Monday, July 27, 2009

Monday Munchies: Family Dinner

Yesterday, I shared one of the many reasons that Dan and I love spending summers in Michigan. Besides our chance to have a garden, though, we both appreciate that the little house in which we live is only a short stroll from his parents’ home – on the shores of Big Bear Lake.

For several years, while Dan and I were living on the road and, then later, in Los Angeles, we didn’t see much of either of our families – and the separation, mostly due to financial reasons, was hard on all of us. But now that we spend the bulk of our year in Louisiana (where my folks live year-round) and Michigan (where his parents spend their summers), one huge benefit of our nomadic lifestyle is that we’re able to spend a lot more quality time with our families.

When we’re down in New Orleans, for instance, we enjoy fishing with my dad and going to the movies with my mom. And when we’re in Michigan’s Lower Peninsula, as we are right now, we try to schedule a weekly dinner with Dan’s parents – a terrific opportunity for us to spend time with Dee and Jim (my in-laws) and a chance for Dan, the family cook, to experiment on such willing guinea pigs.

This past Saturday, the four of us convened in the “big house” for our weekly family dinner. With a picturesque view of rain-soaked Big Bear Lake, we sat at the Martones’ round dining table and savored Dan’s latest three-course creation: garlic-lemon peapods, scallops and baby portabella mushrooms in an orange-pepper sauce, and, my favorite, a puff pastry filled with goat cheese and fresh basil, capped with a tomato slice.

All I can say is... who needs a fancy and/or trendy restaurant when Dan’s around? For a decade now, I’ve been told repeatedly by close girlfriends and recent female acquaintances alike just how lucky I am to have a man who not only can cook, but who also likes to cook. And I couldn’t agree with them more.

Although Dan is often his harshest food critic (just as I am often my harshest literary critic), I almost always love his dishes – and appreciate his flair for improvisation and experimentation. While I tend to follow recipes to the letter (as with the blueberry scones I mentioned last Monday), Dan has a gift for veering from recipes and making dishes his own – a precious talent that every memorable cook or chef must possess.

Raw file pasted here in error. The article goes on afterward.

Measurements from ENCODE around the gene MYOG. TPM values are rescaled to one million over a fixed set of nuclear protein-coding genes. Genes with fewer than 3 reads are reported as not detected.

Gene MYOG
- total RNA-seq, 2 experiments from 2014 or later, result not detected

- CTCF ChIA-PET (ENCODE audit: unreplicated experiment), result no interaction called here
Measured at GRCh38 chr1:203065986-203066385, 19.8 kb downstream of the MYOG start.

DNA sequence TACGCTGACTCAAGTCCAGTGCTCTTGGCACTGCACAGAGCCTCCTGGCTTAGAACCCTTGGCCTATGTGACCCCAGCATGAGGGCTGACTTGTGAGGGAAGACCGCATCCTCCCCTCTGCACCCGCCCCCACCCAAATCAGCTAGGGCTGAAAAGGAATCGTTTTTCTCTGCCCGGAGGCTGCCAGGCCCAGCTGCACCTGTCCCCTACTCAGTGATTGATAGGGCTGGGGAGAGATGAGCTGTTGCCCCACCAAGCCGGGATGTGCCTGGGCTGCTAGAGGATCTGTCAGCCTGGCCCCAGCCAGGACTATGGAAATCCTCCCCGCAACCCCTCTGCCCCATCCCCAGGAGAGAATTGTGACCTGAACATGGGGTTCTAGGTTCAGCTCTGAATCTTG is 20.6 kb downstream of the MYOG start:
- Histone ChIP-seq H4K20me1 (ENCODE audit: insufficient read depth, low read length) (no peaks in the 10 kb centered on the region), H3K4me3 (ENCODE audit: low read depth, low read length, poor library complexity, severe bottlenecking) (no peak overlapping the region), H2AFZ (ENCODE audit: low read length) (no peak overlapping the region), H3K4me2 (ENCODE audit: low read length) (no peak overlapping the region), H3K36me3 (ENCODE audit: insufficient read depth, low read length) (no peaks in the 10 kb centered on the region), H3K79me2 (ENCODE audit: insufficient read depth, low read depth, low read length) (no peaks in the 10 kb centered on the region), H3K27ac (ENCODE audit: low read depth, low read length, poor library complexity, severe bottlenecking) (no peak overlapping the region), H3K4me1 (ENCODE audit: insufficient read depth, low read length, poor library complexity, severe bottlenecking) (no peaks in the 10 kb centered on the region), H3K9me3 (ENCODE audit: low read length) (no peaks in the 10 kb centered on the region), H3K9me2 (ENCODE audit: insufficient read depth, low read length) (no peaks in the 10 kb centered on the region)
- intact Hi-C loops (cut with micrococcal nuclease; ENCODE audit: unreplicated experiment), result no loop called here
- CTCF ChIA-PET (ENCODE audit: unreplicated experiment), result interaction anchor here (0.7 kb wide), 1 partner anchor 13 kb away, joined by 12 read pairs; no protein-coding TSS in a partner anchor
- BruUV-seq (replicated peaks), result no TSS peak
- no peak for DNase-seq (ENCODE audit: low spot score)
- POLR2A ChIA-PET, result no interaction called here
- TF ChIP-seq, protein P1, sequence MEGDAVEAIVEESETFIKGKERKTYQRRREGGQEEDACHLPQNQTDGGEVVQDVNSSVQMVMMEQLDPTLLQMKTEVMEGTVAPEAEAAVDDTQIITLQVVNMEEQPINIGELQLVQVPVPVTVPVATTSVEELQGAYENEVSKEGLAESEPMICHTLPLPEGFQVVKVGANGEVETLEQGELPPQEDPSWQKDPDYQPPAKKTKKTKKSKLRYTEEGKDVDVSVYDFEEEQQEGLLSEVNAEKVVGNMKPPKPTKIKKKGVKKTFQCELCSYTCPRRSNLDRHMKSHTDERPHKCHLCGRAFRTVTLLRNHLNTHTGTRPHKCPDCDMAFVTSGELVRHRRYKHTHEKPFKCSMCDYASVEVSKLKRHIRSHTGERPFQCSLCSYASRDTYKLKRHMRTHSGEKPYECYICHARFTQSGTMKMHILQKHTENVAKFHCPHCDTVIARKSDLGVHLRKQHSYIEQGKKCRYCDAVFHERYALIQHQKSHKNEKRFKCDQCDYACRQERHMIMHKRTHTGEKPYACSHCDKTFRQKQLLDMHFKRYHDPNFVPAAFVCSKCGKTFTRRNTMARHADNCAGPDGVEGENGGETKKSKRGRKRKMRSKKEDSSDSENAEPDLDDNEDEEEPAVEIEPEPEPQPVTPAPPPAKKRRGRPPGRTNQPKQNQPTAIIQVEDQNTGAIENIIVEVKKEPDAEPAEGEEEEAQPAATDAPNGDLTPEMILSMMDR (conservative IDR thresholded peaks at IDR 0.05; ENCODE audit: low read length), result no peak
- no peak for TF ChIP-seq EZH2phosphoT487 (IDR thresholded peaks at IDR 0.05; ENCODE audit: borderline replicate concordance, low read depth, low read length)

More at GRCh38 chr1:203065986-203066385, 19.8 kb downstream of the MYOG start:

Many times, Dan’s mother and I have tried to convince him to consider a culinary career. But Dan’s heart is set on being a filmmaker – and I wouldn’t want to taint his passion for cooking by thrusting career concerns upon him. After all, as I’m sure many of us can attest, turning a passion (such as writing) into a career is a tricky thing – often causing one’s creative energy to be usurped (or at least influenced) by more practical issues, such as finances.

For now, I’m pleased that Dan has an avocation that delights him so. With all the stresses that he faces in running two film festivals, he deserves to find some joy in cooking for others. And I, quite frankly, deserve to savor his cuisine. So, bring on the puff pastries – I’ll taste-test them gladly.


Stephanie Faris said...

Mmmm. My boyfriend is an excellent chef as well but it's a passion that just doesn't really pay as well as sales -- his chosen field. Plus, while he loves cooking, it's not really his passion. I guess that's the key. We can all be really good at things but we have to pursue our passions.

Laura Martone said...

Mmmm indeed. I'm glad that you understand where I'm coming from, Stephanie. It's nice to have a partner who can cook so well - but, you're right, as with writing, cooking can be an iffy career choice. Still, no matter how difficult it is, we must - as you say - pursue our passions. Otherwise, we'll never be fully happy... or at peace.